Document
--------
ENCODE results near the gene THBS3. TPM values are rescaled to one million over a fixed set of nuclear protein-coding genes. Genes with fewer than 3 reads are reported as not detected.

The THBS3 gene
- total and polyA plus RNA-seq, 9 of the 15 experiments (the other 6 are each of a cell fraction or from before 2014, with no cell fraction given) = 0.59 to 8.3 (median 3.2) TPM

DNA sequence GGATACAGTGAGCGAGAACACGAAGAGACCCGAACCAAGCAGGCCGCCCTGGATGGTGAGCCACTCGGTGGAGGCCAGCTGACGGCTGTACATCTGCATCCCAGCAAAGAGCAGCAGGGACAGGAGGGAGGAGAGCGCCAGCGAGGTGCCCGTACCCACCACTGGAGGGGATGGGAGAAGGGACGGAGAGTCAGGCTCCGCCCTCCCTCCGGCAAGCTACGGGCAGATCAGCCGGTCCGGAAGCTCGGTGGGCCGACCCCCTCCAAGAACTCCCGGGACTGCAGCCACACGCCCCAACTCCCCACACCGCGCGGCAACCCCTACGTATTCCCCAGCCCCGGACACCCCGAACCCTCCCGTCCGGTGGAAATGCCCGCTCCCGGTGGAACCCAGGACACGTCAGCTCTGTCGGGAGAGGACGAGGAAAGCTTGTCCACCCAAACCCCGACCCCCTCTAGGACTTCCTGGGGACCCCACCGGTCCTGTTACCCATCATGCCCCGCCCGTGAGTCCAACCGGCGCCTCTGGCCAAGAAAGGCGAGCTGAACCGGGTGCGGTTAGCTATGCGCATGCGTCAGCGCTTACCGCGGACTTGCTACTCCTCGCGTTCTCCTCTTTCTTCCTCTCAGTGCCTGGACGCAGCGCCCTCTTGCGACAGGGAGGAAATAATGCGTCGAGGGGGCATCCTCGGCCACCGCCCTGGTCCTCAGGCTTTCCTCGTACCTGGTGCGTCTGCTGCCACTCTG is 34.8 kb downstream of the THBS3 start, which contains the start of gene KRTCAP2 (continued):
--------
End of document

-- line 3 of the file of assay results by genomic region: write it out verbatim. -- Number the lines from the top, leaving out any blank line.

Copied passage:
- total and polyA plus RNA-seq, 9 of the 15 experiments (the other 6 are each of a cell fraction or from before 2014, with no cell fraction given) = 0.59 to 8.3 (median 3.2) TPM